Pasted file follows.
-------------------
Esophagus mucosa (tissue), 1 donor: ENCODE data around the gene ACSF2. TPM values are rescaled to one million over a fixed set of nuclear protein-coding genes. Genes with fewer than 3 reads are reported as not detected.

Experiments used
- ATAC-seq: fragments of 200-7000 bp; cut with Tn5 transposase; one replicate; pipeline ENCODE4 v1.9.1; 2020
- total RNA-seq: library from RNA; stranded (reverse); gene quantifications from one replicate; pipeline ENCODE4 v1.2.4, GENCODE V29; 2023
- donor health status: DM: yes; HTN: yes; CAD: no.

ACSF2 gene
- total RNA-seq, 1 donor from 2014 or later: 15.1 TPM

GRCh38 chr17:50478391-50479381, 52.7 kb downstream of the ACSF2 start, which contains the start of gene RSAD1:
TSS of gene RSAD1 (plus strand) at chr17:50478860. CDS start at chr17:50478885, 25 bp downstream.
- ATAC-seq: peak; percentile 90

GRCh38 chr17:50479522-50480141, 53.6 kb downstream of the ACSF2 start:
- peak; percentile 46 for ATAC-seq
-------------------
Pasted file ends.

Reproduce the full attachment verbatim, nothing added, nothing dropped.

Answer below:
Esophagus mucosa (tissue), 1 donor: ENCODE data around the gene ACSF2. TPM values are rescaled to one million over a fixed set of nuclear protein-coding genes. Genes with fewer than 3 reads are reported as not detected.

Experiments used
- ATAC-seq: fragments of 200-7000 bp; cut with Tn5 transposase; one replicate; pipeline ENCODE4 v1.9.1; 2020
- total RNA-seq: library from RNA; stranded (reverse); gene quantifications from one replicate; pipeline ENCODE4 v1.2.4, GENCODE V29; 2023
- donor health status: DM: yes; HTN: yes; CAD: no.

ACSF2 gene
- total RNA-seq, 1 donor from 2014 or later: 15.1 TPM

GRCh38 chr17:50478391-50479381, 52.7 kb downstream of the ACSF2 start, which contains the start of gene RSAD1:
TSS of gene RSAD1 (plus strand) at chr17:50478860. CDS start at chr17:50478885, 25 bp downstream.
- ATAC-seq: peak; percentile 90

GRCh38 chr17:50479522-50480141, 53.6 kb downstream of the ACSF2 start:
- peak; percentile 46 for ATAC-seq